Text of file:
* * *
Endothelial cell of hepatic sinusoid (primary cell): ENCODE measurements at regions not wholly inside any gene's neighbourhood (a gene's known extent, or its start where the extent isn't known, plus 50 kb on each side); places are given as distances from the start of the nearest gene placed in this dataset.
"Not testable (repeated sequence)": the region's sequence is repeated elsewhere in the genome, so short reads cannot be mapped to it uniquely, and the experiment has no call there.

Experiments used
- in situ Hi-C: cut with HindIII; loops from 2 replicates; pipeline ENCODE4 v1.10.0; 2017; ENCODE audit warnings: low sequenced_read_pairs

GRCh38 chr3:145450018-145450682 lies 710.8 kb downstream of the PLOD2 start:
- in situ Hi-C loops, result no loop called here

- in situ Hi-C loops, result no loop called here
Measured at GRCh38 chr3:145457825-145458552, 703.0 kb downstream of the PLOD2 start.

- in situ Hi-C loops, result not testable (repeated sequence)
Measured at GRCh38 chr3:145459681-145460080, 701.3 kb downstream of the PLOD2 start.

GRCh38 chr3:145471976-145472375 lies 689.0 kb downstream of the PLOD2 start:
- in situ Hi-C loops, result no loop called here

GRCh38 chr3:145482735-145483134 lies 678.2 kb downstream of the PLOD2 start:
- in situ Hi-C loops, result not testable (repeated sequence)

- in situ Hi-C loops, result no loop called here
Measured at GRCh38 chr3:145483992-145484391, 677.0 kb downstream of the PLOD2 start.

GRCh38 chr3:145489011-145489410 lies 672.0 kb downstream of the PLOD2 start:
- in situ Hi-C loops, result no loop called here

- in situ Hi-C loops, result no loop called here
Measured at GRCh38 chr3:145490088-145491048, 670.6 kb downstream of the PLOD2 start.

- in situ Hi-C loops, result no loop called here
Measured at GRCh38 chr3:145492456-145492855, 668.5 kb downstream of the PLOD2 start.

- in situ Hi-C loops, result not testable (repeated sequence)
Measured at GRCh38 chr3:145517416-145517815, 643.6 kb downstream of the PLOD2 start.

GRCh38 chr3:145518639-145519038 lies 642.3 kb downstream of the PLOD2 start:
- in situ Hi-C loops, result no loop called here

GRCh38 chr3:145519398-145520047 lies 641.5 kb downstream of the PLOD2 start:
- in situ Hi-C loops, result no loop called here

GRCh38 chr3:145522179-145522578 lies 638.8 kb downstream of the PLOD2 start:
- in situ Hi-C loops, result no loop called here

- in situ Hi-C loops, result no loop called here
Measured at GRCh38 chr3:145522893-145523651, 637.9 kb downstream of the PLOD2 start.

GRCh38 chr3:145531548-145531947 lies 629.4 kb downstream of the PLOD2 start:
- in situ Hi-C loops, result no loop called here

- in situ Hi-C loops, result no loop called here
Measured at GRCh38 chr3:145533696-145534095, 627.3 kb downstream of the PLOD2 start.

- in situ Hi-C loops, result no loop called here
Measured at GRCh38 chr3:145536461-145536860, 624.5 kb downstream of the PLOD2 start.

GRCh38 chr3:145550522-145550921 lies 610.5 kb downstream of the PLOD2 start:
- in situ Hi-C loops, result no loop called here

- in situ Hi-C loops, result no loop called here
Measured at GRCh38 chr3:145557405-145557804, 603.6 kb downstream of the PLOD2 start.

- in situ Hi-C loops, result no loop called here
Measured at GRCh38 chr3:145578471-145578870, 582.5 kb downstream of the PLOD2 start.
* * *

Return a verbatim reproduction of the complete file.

Endothelial cell of hepatic sinusoid (primary cell): ENCODE measurements at regions not wholly inside any gene's neighbourhood (a gene's known extent, or its start where the extent isn't known, plus 50 kb on each side); places are given as distances from the start of the nearest gene placed in this dataset.
"Not testable (repeated sequence)": the region's sequence is repeated elsewhere in the genome, so short reads cannot be mapped to it uniquely, and the experiment has no call there.

Experiments used
- in situ Hi-C: cut with HindIII; loops from 2 replicates; pipeline ENCODE4 v1.10.0; 2017; ENCODE audit warnings: low sequenced_read_pairs

GRCh38 chr3:145450018-145450682 lies 710.8 kb downstream of the PLOD2 start:
- in situ Hi-C loops, result no loop called here

- in situ Hi-C loops, result no loop called here
Measured at GRCh38 chr3:145457825-145458552, 703.0 kb downstream of the PLOD2 start.

- in situ Hi-C loops, result not testable (repeated sequence)
Measured at GRCh38 chr3:145459681-145460080, 701.3 kb downstream of the PLOD2 start.

GRCh38 chr3:145471976-145472375 lies 689.0 kb downstream of the PLOD2 start:
- in situ Hi-C loops, result no loop called here

GRCh38 chr3:145482735-145483134 lies 678.2 kb downstream of the PLOD2 start:
- in situ Hi-C loops, result not testable (repeated sequence)

- in situ Hi-C loops, result no loop called here
Measured at GRCh38 chr3:145483992-145484391, 677.0 kb downstream of the PLOD2 start.

GRCh38 chr3:145489011-145489410 lies 672.0 kb downstream of the PLOD2 start:
- in situ Hi-C loops, result no loop called here

- in situ Hi-C loops, result no loop called here
Measured at GRCh38 chr3:145490088-145491048, 670.6 kb downstream of the PLOD2 start.

- in situ Hi-C loops, result no loop called here
Measured at GRCh38 chr3:145492456-145492855, 668.5 kb downstream of the PLOD2 start.

- in situ Hi-C loops, result not testable (repeated sequence)
Measured at GRCh38 chr3:145517416-145517815, 643.6 kb downstream of the PLOD2 start.

GRCh38 chr3:145518639-145519038 lies 642.3 kb downstream of the PLOD2 start:
- in situ Hi-C loops, result no loop called here

GRCh38 chr3:145519398-145520047 lies 641.5 kb downstream of the PLOD2 start:
- in situ Hi-C loops, result no loop called here

GRCh38 chr3:145522179-145522578 lies 638.8 kb downstream of the PLOD2 start:
- in situ Hi-C loops, result no loop called here

- in situ Hi-C loops, result no loop called here
Measured at GRCh38 chr3:145522893-145523651, 637.9 kb downstream of the PLOD2 start.

GRCh38 chr3:145531548-145531947 lies 629.4 kb downstream of the PLOD2 start:
- in situ Hi-C loops, result no loop called here

- in situ Hi-C loops, result no loop called here
Measured at GRCh38 chr3:145533696-145534095, 627.3 kb downstream of the PLOD2 start.

- in situ Hi-C loops, result no loop called here
Measured at GRCh38 chr3:145536461-145536860, 624.5 kb downstream of the PLOD2 start.

GRCh38 chr3:145550522-145550921 lies 610.5 kb downstream of the PLOD2 start:
- in situ Hi-C loops, result no loop called here

- in situ Hi-C loops, result no loop called here
Measured at GRCh38 chr3:145557405-145557804, 603.6 kb downstream of the PLOD2 start.

- in situ Hi-C loops, result no loop called here
Measured at GRCh38 chr3:145578471-145578870, 582.5 kb downstream of the PLOD2 start.